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Assam and West Bengal: Bank erosion in the Brahmaputra valley–impact and causes by DHRUBA JYOTI BORGOHAIN August 01,2019   |  Source: NorthEast Now

The entire Brahmaputra valley is at present reeling under a devastating flood. The peak flow of the Brahmaputra during this wave of flood at Pandu was about 39000 cubic meters per sec (cumec). Statistically, this kind of flood is quite common and happens almost every 10 years. The highest ever recorded flow at Pandu is about 72000 cumec. It is difficult to imagine the kind of devastation such a flood may cause today. Lurking behind this flood is its twin brother – the erosion waiting to strike once the flood recedes. It is even a more serious problem than floods in the Brahmaputra valley. It causes immense damages to life and property. Farmers in the river bank are turned into paupers overnight through a permanent loss of their land. Unlike floods, which have many benefits as well, such as enriching the soil, recharge of groundwater, increased fish population, etc, erosion has no good side and is feared by everyone living on the river banks of the valley.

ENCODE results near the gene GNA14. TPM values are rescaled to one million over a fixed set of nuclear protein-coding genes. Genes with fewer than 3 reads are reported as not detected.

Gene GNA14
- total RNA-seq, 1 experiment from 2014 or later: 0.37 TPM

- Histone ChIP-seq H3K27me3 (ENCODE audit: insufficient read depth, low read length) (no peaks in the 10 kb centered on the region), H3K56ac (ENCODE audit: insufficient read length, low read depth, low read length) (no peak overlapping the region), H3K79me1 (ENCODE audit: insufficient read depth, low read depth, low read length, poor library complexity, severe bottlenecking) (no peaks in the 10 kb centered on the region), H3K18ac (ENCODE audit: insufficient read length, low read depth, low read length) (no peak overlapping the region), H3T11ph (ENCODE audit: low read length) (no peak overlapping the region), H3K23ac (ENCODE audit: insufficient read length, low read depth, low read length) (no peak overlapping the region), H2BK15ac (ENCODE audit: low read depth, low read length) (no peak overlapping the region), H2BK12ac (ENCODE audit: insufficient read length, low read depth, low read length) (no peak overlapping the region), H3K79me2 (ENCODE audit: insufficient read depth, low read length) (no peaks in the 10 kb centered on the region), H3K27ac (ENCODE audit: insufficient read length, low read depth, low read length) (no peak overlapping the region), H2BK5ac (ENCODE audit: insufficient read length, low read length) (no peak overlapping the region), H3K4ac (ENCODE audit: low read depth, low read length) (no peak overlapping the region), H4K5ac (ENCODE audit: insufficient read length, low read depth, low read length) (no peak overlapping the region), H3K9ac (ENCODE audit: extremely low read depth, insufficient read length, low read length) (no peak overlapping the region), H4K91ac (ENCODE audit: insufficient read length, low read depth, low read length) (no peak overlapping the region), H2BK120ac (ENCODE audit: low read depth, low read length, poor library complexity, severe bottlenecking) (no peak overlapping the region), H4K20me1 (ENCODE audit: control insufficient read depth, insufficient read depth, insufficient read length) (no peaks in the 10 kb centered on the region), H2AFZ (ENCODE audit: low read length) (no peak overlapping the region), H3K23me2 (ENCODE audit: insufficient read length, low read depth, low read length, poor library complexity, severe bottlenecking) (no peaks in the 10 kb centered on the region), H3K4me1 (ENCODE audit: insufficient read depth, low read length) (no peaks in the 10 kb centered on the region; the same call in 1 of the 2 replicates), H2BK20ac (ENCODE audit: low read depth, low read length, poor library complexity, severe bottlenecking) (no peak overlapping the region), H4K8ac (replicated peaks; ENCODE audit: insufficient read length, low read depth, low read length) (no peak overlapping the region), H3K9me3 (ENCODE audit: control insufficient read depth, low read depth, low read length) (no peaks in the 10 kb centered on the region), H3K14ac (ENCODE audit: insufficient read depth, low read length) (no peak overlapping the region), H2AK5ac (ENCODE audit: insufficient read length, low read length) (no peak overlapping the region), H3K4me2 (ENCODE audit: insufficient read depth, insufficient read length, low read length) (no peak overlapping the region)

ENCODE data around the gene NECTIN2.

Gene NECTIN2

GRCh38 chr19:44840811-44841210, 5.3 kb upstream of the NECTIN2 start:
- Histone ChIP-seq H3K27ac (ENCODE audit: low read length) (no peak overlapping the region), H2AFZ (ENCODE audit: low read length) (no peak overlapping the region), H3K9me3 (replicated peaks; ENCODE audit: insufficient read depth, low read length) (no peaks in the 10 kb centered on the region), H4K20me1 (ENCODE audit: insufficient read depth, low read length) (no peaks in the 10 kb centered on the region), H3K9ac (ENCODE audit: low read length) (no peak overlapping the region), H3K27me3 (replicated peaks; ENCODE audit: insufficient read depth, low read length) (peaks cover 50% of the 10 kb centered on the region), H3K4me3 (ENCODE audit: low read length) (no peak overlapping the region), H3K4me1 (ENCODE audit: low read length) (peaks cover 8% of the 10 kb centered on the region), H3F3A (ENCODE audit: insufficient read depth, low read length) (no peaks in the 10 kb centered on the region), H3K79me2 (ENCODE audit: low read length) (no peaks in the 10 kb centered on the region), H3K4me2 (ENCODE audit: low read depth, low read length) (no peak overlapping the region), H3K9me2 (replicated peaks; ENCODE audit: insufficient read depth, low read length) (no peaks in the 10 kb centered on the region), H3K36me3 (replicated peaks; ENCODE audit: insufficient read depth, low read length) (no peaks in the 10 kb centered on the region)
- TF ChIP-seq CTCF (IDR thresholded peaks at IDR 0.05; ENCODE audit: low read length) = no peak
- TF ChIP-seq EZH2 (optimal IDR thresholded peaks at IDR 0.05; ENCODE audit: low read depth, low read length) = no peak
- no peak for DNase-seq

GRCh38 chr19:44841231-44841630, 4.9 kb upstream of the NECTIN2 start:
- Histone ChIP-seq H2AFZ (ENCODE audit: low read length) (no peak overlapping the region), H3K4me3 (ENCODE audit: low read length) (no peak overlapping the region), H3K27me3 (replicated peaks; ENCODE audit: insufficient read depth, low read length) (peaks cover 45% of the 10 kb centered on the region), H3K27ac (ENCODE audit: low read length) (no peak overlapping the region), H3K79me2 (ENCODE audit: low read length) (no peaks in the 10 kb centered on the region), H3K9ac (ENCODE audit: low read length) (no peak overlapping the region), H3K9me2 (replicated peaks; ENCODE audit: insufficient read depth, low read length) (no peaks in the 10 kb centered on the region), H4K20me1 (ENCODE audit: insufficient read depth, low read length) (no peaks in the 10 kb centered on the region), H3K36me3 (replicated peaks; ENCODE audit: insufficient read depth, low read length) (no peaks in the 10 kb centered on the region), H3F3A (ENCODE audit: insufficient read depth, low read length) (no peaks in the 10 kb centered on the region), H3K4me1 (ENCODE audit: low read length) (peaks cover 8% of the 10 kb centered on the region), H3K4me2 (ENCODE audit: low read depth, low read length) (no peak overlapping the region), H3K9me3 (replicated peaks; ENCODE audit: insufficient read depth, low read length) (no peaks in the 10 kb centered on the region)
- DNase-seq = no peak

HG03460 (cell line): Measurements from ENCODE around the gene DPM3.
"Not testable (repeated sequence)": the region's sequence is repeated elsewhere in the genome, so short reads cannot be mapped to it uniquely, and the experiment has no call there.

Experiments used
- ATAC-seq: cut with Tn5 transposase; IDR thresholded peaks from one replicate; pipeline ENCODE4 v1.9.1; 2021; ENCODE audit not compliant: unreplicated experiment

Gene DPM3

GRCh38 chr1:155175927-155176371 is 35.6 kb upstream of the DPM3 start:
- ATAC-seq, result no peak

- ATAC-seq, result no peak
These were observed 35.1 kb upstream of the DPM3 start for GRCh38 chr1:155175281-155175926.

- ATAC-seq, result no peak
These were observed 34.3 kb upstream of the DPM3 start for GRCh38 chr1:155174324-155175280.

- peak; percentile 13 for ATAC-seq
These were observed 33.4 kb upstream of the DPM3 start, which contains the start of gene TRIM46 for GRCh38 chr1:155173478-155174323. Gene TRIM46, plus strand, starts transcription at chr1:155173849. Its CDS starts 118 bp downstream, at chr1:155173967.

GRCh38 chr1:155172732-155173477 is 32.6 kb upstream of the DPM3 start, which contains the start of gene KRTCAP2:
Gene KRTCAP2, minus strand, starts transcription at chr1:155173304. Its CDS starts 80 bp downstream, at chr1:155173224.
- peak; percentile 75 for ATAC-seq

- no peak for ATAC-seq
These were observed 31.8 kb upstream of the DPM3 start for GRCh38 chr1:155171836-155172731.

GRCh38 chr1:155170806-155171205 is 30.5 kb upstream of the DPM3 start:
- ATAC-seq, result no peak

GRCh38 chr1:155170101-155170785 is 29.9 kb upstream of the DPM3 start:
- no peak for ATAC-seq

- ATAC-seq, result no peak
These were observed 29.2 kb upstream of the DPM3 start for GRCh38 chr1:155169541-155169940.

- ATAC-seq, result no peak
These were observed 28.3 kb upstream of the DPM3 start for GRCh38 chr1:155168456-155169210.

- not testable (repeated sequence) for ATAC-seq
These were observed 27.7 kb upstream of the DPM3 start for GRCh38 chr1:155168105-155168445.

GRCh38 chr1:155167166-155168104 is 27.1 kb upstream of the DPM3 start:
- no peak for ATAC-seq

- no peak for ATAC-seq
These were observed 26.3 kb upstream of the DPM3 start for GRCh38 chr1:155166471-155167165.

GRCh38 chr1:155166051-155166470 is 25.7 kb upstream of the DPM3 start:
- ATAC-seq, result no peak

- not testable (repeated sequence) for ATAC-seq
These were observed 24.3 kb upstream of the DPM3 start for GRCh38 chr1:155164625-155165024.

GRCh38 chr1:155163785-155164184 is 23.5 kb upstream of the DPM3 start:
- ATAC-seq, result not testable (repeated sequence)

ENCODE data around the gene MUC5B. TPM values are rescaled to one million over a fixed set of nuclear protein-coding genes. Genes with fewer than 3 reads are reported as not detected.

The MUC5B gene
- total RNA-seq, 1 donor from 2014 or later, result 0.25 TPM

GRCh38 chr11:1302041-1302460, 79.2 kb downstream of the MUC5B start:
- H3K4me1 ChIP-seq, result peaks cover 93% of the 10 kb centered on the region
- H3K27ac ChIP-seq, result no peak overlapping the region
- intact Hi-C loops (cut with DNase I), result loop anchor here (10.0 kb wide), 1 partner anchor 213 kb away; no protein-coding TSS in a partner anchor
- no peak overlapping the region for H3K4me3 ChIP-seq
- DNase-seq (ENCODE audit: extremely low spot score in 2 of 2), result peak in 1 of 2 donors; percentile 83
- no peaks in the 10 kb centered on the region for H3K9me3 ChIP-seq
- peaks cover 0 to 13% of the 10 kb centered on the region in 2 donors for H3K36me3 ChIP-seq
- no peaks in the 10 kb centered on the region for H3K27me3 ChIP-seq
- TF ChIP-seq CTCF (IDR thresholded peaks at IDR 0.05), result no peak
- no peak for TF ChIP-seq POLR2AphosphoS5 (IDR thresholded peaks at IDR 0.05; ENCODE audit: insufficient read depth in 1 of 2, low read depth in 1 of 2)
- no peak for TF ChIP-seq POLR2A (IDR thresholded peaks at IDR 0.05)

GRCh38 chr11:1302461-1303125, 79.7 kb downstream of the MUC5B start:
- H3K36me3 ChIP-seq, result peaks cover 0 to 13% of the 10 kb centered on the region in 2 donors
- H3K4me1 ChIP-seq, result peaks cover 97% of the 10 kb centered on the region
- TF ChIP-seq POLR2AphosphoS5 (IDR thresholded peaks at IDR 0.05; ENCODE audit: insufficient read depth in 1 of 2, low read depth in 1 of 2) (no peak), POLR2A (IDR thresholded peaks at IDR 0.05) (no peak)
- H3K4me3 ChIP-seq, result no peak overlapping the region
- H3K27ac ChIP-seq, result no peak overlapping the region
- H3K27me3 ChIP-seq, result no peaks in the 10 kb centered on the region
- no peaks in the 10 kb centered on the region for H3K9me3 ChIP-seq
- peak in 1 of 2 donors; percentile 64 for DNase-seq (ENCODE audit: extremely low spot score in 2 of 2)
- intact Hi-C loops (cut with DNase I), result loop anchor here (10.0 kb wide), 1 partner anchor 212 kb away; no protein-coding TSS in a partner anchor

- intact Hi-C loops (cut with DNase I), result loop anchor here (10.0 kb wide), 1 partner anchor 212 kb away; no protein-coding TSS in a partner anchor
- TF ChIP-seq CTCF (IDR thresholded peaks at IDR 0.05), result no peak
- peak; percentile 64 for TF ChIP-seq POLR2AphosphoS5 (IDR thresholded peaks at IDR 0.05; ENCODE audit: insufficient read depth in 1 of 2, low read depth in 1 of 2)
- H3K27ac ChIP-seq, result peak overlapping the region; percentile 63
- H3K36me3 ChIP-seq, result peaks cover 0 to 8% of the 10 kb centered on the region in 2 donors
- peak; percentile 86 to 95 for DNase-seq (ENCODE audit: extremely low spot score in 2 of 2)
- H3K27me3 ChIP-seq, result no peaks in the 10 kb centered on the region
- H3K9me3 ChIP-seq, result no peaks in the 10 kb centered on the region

Complete and permanent immunity from erosion in Brahmaputra valley is a utopian concept. This is because the entire Brahmaputra valley is formed of river deposits (alluviums) brought down by the river and its tributaries. Changes in a river course through erosion and deposition in its alluvial plain is a natural process

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